- The Oxford Handbook of Archaeology
- List of Contributors
- The Discipline of Archaeology
- The Formative Century, 1860–1960
- The Theoretical Scene, 1960–2000
- Into the Future
- Measuring the Passage of Time: Achievements and Challenges in Archaeological Dating
- Human Activity in a Spatial Context
- Data Collection by Excavation
- Mastering Materials
- The Nature of Humanness
- Early Hominids
- The Emergence of <i>Homo</i> Sapiens Sapiens
- The Neanderthals
- Peopling the World
- Hunters and Gatherers
- Early Farming and Domestication
- Studying Human Diet
- Cultural Complexity
- Trade and Interaction
- China: State Formation and Urbanization
- The Central Andean Region in Prehistory
- The Mediterranean and its Hinterland
- The Archaeology of Sub-Saharan Africa
- Pre-Islamic Central Asia
- The Circumpolar Zone
- East Asia
- The Pacific Islands
- North America
- South American Archaeology
- Indigenous Voices, Archaeology, and the Issue of Repatriation
- Sex and Gender
- Archaeological Representation: the Consumption and Creation of the Past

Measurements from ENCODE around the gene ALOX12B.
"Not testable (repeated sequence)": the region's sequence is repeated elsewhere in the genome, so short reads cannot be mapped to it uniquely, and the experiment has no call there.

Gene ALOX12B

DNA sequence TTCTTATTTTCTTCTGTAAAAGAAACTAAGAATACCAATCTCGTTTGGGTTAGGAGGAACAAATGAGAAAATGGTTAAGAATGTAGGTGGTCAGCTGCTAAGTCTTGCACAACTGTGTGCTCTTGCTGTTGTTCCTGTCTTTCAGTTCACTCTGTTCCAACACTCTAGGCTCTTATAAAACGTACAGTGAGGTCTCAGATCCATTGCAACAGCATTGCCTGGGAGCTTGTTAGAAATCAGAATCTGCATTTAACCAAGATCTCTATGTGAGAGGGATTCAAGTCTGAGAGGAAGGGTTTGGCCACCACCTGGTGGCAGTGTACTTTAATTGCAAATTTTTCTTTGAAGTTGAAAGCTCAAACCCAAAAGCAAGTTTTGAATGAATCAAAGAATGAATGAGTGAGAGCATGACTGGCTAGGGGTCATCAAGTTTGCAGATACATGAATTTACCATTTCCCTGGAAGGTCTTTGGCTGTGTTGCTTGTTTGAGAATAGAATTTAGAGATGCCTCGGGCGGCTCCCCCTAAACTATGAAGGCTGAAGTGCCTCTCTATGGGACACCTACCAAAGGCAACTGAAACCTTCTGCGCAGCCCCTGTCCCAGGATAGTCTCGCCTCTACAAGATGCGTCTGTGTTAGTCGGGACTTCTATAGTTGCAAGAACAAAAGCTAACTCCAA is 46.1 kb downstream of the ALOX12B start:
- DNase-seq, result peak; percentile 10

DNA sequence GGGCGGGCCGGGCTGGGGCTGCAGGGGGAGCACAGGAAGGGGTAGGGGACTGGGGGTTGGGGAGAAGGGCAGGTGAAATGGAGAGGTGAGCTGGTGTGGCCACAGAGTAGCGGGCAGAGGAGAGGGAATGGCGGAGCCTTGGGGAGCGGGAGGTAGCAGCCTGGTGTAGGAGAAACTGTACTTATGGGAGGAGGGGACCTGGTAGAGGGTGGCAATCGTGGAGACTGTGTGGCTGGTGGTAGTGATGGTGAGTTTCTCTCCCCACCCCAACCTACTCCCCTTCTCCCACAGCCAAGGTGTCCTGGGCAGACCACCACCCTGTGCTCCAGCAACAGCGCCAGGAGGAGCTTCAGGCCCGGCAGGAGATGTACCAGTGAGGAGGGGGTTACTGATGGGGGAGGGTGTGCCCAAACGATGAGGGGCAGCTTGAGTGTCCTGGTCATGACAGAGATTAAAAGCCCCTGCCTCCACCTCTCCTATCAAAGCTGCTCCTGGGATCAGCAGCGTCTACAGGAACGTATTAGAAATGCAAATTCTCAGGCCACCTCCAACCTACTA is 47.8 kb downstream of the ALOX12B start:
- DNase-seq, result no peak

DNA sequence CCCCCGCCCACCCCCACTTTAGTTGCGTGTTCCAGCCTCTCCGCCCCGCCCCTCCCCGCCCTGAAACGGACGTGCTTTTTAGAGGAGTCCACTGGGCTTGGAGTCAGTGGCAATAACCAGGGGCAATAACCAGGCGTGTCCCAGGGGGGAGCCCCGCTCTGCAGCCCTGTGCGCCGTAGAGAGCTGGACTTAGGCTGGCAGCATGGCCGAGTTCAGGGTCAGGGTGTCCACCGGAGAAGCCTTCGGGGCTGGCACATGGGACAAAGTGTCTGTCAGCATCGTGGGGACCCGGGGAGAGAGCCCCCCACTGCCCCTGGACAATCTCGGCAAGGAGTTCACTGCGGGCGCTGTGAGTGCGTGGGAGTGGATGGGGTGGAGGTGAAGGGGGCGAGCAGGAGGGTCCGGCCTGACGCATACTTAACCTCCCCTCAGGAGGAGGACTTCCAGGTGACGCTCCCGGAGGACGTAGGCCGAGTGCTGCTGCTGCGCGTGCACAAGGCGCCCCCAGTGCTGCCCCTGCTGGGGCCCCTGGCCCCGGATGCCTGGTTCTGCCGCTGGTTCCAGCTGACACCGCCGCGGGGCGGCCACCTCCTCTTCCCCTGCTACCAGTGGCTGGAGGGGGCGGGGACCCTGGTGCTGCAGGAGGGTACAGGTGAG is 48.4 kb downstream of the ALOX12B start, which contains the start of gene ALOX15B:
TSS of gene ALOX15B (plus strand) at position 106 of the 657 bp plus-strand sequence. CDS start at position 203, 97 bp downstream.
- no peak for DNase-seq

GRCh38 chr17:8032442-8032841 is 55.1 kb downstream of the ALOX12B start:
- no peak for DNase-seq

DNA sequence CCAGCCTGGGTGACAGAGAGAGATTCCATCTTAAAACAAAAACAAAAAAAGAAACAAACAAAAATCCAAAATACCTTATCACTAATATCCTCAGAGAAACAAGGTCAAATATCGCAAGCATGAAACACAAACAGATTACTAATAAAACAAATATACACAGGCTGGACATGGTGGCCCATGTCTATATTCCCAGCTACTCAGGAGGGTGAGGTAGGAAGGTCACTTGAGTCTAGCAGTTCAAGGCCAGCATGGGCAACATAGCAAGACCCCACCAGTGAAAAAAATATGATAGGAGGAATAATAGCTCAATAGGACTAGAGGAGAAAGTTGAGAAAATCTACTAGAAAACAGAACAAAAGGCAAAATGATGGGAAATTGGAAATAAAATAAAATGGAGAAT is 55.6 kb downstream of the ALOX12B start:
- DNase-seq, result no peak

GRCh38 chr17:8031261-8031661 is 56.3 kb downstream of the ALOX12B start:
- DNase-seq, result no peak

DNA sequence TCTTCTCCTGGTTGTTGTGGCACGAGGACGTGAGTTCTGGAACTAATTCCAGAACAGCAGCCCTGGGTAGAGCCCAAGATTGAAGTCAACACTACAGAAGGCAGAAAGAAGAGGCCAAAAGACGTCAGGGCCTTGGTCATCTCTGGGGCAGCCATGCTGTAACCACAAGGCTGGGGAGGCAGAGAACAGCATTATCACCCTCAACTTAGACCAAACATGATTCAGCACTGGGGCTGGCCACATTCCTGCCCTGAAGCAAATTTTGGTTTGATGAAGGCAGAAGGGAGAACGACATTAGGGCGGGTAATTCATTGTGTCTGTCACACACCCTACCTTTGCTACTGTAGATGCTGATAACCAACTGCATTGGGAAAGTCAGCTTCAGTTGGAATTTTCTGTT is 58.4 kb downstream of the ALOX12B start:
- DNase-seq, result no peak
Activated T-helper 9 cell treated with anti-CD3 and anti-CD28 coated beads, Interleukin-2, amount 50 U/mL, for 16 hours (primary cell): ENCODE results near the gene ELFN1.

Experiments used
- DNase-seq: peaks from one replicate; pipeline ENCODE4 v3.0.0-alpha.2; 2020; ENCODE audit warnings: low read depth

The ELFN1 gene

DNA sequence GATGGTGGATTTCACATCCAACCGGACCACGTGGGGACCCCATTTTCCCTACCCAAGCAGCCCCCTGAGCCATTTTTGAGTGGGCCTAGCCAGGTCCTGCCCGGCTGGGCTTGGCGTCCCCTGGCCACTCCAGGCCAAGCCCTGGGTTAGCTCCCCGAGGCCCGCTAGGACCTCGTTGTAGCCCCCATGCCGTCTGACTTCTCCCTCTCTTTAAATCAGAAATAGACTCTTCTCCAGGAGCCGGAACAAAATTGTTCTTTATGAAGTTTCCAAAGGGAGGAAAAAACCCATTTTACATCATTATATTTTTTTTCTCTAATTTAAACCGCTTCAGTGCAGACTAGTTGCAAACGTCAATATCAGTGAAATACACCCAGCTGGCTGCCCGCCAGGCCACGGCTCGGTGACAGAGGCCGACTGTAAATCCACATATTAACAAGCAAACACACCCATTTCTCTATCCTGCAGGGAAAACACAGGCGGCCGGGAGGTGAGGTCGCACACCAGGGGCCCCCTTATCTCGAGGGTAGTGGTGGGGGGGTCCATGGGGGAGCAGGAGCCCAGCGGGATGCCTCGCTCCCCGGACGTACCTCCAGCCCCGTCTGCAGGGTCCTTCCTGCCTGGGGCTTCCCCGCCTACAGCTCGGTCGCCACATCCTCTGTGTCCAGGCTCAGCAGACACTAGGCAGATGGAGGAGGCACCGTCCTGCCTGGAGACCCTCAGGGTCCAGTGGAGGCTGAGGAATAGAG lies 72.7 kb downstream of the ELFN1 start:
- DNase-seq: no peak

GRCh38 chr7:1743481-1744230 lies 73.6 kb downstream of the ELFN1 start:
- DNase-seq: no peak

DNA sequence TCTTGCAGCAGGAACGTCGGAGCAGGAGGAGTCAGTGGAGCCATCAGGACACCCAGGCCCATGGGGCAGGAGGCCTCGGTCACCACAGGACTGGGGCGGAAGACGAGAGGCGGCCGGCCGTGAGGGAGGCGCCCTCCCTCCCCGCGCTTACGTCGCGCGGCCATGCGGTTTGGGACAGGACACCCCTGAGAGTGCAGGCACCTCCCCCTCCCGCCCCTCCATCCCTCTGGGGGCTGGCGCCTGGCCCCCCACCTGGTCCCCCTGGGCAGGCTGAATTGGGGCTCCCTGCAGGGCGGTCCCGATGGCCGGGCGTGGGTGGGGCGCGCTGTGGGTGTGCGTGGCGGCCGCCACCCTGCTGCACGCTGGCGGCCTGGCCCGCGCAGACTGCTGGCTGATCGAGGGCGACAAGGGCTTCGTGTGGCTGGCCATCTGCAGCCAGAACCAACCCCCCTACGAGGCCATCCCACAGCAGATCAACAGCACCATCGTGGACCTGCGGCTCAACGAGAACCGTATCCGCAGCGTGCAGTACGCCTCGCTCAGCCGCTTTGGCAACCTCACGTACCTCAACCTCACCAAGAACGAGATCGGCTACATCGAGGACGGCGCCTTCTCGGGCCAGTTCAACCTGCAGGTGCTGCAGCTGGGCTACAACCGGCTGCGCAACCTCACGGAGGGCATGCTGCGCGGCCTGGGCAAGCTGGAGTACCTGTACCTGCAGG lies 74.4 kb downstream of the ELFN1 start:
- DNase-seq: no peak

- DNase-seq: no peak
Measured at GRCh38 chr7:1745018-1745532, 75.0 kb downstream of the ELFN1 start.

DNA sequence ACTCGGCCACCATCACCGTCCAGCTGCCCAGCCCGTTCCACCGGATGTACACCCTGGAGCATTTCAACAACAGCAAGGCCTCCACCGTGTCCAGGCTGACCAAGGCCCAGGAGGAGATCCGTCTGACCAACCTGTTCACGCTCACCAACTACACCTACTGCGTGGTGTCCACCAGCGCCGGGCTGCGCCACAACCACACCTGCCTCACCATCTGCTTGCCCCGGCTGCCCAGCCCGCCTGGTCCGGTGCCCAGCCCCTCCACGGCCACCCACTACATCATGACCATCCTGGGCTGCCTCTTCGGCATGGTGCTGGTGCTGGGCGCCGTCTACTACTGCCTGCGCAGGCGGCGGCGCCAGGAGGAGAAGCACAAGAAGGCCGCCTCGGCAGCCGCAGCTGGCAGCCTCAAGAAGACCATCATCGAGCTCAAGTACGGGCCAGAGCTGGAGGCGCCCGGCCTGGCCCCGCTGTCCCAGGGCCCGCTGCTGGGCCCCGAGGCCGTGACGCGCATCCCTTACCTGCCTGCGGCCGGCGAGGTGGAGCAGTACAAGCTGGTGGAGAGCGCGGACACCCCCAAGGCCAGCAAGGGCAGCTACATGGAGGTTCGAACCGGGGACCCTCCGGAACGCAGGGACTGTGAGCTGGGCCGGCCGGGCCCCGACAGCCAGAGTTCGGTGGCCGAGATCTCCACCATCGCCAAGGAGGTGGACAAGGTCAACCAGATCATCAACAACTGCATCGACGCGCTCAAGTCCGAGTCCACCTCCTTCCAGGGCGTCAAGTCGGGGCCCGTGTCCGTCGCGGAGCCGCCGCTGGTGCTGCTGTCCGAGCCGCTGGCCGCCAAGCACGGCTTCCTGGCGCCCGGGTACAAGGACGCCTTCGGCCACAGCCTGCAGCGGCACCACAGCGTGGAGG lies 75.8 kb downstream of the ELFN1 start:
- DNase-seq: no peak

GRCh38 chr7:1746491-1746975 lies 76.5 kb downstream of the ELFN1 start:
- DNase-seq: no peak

- Community Archaeology
- Subject Index
- Index of Personal Names: Includes all referenced authors.
Abstract and Keywords
This article examines prehistoric evidence for the emergence of bipedal hominids and the emergence of the earliest archaeological traces traditionally called the Early Stone Age in Africa and the Lower Palaeolithic in Eurasia. It explains that it was during this time that the major foundations of the human condition were established, including the quadruple increase in the human brain size and the development of hominid morphology. The fossil evidence suggests that apes were prevalent in the Old World during the Miocene period although exactly which forms may have been ancestral to the earliest hominids is still not clear.
Nicholas Toth is Co-director, Stone Age Institute, Gosport, Indiana.
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